I won’t pretend that there aren’t times when the global metals markets perplex me. Take the last couple of months. The US has clearly been heading for a recession, mild or strong remains to be seen but certainly it’s going to get worse before it gets better. Europe or at least southern Europe is looking decidedly sick. That once famous construction led boom [bubble] does appear to be just that. And the economies of the Club Med region and Ireland are all showing signs of strain. The UK will not be far behind as a combination of rising tax levels and falling property prices takes their toll on consumer spending. Lastly Japan is on the brink of a recession as the rise of the yen chokes off whatever mild growth manifested itself last year. Only the BRIC countries are showing robust growth fuelled by rising living standards, young demographics and generally sound economic management (I’ll stay off my soap box on that one, so far so good). Yet, and here is the source of my frustration ” contrary to the sound logic of supply and demand, the metals markets, instead of a steady easing of prices as demand in the major economies slows, have been rising strongly during February when common sense suggests global growth will be much lower in 2008 than it was in 2007. It reminds me of one of those ore trains with an engine at both ends; one pushing, one pulling. In this case the engine of supply/demand fundamentals has decoupled and the only driver of the train is speculative.
So you can imagine my interest this week to come across Gary Shilling’s article in Forbes painting a picture of an imminent commodities meltdown. (My word not his) One of the major planks of the article is that the current commodity prices are underpinned not by my much loved fundamentals but by commodity investment funds driven by a) disillusionment with shares and property investments and b) a belief that the rising middle class in China and India is fuelling an unstoppable consumer led boom. These funds have been piling onto the commodity markets, sometimes directly, but more often by way of investment vehicles called ETF’s Exchange Traded Funds. This is speculative hot money that can as readily flow back out again if the market looks like it may not continue to generate the returns ” i.e. it goes into decline! Though some of the long term fundamentals are sound, (there is a growing middle class in developing countries and they will continue to industrialize for a decade or more placing robust growth demands on the world’s resources) the short term situation is not so rosy. Demand in two of the four largest trading blocks ” North America and Japan are either in recession or have a strong potential to go into recession during the first half of this year. Europe will at best have flat growth as the more robust northern countries are counterbalanced by the declining southern countries, and they will all be held back by a strong Euro and high ECB interest rates. With such a major chunk of the world economy slowing down, Shilling’s argument is how can China and India keep demand growth sufficiently high to justify the price levels we see today?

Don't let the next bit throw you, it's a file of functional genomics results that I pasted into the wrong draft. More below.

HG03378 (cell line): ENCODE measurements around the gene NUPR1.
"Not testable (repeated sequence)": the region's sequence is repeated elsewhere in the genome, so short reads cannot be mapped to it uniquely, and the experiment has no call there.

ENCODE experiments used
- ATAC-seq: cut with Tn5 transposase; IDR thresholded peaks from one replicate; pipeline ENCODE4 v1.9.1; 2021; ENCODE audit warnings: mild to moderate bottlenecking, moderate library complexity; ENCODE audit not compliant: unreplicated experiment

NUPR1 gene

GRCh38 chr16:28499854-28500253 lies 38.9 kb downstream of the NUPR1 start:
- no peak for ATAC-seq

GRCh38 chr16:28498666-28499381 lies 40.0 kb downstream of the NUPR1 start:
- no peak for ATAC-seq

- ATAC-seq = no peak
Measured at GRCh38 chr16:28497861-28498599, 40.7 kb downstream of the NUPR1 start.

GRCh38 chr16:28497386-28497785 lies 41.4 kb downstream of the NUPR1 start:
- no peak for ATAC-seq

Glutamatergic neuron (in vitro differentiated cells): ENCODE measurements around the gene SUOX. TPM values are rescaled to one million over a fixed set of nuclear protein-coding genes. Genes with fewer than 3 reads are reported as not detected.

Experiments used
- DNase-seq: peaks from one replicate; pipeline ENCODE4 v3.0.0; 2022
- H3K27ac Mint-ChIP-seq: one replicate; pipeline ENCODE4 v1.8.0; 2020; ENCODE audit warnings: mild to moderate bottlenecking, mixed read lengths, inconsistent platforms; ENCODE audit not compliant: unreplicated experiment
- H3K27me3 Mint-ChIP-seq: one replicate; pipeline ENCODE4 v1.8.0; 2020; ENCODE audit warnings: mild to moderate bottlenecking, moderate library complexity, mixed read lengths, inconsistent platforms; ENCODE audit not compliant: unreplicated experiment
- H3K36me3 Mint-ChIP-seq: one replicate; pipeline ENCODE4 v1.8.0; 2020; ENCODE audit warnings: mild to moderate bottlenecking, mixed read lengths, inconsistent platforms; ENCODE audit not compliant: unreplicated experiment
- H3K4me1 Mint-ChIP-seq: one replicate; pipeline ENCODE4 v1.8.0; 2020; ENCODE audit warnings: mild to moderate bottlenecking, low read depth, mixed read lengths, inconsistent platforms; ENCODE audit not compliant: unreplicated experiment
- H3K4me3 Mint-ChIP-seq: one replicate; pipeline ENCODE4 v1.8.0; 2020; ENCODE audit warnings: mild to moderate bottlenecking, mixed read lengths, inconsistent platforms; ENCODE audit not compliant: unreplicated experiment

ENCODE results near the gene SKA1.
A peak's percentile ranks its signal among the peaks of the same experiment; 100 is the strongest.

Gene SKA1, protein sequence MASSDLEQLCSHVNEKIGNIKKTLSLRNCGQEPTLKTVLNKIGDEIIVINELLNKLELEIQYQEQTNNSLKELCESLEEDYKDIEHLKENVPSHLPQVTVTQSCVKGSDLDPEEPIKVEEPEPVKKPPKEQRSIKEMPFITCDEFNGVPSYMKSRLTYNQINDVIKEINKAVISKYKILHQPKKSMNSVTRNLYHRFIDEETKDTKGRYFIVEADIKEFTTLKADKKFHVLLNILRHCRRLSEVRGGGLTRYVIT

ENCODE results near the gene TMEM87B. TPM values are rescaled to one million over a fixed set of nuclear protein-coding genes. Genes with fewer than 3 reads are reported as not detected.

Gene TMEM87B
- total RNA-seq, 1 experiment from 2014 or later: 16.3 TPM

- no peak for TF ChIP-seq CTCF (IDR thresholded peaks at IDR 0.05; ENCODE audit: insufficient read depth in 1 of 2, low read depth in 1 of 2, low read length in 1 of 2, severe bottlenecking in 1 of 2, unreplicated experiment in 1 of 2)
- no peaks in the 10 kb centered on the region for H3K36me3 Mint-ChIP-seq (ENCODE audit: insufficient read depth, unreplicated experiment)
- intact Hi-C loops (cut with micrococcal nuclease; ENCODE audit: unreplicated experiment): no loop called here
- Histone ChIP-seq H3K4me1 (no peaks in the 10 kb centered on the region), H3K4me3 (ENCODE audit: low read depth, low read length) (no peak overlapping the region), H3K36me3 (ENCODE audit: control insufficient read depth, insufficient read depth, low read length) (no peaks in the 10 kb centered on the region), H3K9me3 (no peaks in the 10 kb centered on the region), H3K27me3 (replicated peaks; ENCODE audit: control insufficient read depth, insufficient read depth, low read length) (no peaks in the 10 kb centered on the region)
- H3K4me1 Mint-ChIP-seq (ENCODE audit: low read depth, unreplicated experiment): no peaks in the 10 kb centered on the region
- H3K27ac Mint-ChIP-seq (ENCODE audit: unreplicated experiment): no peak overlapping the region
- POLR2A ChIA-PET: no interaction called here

Although I would take issue with a few of the points made, on balance I agree there appears no sense in current prices. But for the time being the commodity markets will continue to be pushed ever higher by massive inflows of money from investors looking for opportunities to counter rising inflation and falling equity and property markets. So we are moving from a phase of prices being driven by some sound fundamentals to a phase were prices are driven by unsound speculation.
Let’s hope the driver has some brakes, and knows how to use them. This has the makings of a runaway train.